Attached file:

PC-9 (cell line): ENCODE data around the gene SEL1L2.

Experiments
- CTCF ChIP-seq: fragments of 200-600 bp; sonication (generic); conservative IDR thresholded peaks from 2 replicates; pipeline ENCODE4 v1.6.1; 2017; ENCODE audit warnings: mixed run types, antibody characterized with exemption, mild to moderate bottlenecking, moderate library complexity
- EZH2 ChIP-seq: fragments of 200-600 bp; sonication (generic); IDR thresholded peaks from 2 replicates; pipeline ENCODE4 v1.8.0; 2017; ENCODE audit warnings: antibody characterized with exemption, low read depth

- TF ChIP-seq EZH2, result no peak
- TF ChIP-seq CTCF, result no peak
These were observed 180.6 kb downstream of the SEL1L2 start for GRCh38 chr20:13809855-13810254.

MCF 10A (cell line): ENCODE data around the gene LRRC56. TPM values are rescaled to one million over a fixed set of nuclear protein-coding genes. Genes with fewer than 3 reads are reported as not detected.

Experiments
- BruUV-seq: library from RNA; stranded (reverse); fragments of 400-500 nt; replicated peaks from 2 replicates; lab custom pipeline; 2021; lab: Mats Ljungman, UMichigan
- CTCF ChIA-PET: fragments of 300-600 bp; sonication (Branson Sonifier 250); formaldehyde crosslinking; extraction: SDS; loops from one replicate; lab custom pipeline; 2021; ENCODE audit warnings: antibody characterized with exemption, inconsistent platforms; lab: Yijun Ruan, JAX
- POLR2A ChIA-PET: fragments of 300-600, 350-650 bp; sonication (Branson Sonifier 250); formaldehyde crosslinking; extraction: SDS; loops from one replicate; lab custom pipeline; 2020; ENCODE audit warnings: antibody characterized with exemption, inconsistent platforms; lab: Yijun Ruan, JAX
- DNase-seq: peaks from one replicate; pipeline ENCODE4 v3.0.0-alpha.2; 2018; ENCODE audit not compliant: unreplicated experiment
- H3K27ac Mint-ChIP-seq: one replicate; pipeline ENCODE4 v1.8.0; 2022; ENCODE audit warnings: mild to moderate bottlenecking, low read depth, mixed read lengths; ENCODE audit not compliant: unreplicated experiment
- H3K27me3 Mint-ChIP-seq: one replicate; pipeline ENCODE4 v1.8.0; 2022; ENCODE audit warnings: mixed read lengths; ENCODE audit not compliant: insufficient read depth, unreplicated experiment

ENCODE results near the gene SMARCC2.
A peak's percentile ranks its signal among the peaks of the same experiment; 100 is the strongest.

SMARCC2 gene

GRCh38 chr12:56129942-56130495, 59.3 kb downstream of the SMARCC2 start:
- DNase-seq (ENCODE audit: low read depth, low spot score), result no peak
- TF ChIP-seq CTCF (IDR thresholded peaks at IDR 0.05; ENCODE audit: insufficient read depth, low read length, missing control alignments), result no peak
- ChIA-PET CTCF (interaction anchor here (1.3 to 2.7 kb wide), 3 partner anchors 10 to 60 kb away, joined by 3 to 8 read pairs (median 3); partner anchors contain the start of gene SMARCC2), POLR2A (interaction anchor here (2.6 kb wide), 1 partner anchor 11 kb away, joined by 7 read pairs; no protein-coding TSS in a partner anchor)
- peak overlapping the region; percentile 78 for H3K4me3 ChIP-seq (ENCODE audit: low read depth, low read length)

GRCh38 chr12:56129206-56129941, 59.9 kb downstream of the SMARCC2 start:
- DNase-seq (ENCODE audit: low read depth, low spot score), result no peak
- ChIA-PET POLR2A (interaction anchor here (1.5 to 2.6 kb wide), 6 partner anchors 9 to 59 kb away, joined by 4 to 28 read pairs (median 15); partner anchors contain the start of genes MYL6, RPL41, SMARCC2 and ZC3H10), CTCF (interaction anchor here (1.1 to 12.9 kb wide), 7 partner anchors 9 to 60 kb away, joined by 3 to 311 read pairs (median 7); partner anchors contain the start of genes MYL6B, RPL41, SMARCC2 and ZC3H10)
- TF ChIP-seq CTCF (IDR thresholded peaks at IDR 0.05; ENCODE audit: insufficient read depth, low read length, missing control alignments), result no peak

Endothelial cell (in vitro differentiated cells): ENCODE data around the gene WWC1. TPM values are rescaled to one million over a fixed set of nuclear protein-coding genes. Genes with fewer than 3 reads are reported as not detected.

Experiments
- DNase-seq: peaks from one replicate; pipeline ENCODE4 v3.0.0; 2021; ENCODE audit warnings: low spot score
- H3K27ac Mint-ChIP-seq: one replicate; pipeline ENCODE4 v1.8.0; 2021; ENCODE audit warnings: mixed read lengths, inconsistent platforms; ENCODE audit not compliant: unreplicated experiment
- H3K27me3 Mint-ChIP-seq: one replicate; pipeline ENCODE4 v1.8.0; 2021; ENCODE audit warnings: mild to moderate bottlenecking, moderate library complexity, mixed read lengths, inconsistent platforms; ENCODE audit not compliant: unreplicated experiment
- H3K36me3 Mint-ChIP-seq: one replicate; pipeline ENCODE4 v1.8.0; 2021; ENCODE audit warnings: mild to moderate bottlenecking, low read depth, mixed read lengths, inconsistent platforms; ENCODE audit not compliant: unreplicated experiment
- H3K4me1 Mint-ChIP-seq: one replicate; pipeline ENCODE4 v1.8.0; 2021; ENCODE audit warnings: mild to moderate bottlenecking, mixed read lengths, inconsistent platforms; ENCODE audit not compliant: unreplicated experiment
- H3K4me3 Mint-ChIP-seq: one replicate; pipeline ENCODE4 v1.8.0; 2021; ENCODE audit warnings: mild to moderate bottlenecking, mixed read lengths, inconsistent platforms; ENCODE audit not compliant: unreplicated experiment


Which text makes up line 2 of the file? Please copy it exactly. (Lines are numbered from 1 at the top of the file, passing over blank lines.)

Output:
Experiments